What we have, with these two different groups (those that had the ability and opportunity to leave when they had the chance and those who had no ability to take advantage of the opportunity before them) is a clear reflection of the Gospel.Those without the ability to take advantage are those whom we need to be with, helping and assisting.Those who have the opportunity but refused on their own free will are like Peter in that moment following His declaration that Jesus is the Messiah.

Jesus had asked His disciples “Who do the people say that I am?”He followed this up with a direct question to the disciples, “Who do you say I am?”Peter was very emphatic in his declaration that Jesus was the Messiah, the fulfillment of God’s promise to His promise.But in the very next paragraph, the Gospel reading for today, Peter tries to stop Jesus from moving onwards to Jerusalem and the completion of the mission.Jesus asks Peter “by what authority he (Peter) has to stop the mission?”

This is the dilemma we are faced with when we are face to face with Christ.We know that without Christ in our lives, we are condemned to death.We know that with Christ, we are promised an everlasting life.But we must give up everything that we own and are in order to follow Christ; it is something that not many of us are willing to do.Every time Christ made this type of announcement, the number of those following Him grew smaller.People were not willing to follow in His footsteps if it meant giving up what they had on earth.

But, if we are to follow Christ, we must live a new life.No longer can we live in a world where violence is met with more violence.No longer can we live in a world where people take advantage of human misery and suffering for their own profit.In Paul’s letter to the Romans for this Sunday, he noted that we should feed and take care of our enemies.Rather than respond in kind to oppression, we should respond with love.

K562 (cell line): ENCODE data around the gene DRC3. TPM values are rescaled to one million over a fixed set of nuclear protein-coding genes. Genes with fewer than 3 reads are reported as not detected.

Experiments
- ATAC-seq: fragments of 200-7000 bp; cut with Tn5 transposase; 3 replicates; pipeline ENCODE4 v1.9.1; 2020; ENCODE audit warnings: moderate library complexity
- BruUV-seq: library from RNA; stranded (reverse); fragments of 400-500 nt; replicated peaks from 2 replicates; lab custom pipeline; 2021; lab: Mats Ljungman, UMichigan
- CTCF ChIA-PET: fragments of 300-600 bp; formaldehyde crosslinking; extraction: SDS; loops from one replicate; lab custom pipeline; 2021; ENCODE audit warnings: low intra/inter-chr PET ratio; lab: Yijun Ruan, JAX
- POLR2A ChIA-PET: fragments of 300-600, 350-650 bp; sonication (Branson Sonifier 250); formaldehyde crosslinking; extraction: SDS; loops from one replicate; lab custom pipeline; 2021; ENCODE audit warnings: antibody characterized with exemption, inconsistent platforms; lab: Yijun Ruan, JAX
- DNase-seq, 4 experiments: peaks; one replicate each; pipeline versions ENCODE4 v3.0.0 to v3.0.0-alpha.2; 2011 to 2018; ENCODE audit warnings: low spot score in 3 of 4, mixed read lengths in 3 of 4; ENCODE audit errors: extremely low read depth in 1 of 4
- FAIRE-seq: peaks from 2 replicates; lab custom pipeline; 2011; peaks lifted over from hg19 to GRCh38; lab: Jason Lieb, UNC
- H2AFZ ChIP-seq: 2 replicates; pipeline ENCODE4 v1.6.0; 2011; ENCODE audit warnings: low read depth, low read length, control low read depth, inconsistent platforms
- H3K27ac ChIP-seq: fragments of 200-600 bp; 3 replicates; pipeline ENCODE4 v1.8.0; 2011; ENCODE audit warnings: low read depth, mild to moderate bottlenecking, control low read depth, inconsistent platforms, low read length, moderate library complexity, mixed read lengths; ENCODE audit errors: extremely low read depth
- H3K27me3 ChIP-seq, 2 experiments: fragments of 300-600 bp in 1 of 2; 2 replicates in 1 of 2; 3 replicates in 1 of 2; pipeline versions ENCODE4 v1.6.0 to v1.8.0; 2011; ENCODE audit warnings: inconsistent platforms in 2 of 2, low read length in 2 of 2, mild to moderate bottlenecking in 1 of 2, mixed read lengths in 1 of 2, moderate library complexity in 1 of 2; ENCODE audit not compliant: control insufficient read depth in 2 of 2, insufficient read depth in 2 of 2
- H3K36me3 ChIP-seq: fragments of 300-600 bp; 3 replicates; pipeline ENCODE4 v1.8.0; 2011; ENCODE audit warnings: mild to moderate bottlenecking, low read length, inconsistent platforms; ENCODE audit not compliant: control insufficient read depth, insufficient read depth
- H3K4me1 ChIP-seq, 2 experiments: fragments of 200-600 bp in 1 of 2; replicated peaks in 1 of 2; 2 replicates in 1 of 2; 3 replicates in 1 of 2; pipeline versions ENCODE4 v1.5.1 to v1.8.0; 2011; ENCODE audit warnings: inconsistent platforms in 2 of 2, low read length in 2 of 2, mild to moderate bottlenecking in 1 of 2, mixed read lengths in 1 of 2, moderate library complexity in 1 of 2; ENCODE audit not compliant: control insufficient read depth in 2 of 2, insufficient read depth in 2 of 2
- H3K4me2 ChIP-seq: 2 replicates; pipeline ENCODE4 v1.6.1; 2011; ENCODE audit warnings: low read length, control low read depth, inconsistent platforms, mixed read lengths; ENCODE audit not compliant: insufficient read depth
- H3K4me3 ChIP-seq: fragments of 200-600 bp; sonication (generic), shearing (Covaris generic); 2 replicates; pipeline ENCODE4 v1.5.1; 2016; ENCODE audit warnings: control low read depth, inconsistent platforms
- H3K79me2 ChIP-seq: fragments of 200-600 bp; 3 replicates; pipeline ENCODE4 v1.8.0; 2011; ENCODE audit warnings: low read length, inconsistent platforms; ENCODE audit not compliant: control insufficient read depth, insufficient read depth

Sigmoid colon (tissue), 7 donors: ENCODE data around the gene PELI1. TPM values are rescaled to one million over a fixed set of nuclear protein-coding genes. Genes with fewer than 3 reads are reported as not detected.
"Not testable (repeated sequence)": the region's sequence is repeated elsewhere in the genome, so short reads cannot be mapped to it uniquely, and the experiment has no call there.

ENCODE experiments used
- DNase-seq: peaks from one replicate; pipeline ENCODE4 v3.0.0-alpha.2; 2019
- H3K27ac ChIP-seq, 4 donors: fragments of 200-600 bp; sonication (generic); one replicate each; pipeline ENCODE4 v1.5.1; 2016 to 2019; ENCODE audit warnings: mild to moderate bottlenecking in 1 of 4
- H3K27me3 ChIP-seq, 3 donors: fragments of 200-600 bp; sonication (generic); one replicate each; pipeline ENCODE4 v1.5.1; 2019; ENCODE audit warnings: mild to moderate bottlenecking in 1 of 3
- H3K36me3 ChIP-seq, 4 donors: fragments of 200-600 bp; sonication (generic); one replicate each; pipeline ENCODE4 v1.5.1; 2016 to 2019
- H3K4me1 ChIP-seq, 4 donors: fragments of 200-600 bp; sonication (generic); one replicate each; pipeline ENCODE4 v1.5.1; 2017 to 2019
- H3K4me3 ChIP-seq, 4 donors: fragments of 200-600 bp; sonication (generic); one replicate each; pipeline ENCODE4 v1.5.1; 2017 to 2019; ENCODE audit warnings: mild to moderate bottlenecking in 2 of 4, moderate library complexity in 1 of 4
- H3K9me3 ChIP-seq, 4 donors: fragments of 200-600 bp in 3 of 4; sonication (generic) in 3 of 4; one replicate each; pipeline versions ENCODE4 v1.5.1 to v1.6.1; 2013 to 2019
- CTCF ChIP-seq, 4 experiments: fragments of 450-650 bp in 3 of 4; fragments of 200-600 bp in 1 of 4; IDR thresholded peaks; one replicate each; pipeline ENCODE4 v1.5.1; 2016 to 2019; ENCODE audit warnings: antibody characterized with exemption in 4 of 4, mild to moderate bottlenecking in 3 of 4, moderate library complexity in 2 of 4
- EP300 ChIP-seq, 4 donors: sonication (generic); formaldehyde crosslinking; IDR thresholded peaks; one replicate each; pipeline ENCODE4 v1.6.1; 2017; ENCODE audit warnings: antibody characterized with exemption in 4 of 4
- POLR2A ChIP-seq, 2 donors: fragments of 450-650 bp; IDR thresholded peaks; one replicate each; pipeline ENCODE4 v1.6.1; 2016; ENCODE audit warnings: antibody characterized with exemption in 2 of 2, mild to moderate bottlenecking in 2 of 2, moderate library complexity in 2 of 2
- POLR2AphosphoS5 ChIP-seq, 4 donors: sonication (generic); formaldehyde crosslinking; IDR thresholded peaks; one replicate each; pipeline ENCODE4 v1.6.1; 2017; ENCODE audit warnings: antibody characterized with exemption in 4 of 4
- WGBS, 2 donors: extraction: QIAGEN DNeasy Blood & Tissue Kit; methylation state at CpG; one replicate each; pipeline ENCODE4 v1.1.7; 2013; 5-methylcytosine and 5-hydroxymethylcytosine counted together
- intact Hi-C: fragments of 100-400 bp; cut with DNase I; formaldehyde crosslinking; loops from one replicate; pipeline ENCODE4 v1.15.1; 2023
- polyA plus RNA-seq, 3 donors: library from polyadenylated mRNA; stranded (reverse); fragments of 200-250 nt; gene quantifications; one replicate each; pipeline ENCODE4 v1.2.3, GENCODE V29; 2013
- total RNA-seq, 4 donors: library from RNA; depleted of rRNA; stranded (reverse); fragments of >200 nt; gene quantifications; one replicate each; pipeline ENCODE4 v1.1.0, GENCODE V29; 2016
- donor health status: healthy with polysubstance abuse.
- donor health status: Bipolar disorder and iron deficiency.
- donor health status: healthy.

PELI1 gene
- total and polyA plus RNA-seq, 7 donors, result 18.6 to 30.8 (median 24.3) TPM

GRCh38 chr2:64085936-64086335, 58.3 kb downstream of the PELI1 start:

Clarence Jordan, the founder of Koinonia, tells the story about the time his daughter was being harassed by the school bully.Mr. Jordan stated that he was ready to forget all that he was saying and preaching about Christian love and use worldly methods to deal with this young man.But his daughter told him to let her solve the problem in her own way, to use Christian love.As she told her father, every time the boy came around, she gushed and proclaimed how glad she was to see him.Finally, the boy became so embarrassed that he quit coming around and harassing her and when he saw her coming, he turned away.By responding in love and kindness, the harassment stopped.

If, in a world of hatred, darkness, and despair, we bring some light and hope through our love, will the world not be a better place? If we respond to the Gospel message by bringing help to the oppressed, the sick, the needy, and lost souls of this world, will not the world be a better place?We have seen through this week what happens when people lose hope, when the promise of the future is bleak and dark.We are standing on the road and Jesus is asking “Who are you?Are you My disciple, willing to carry my cross and take the Gospel into the world?”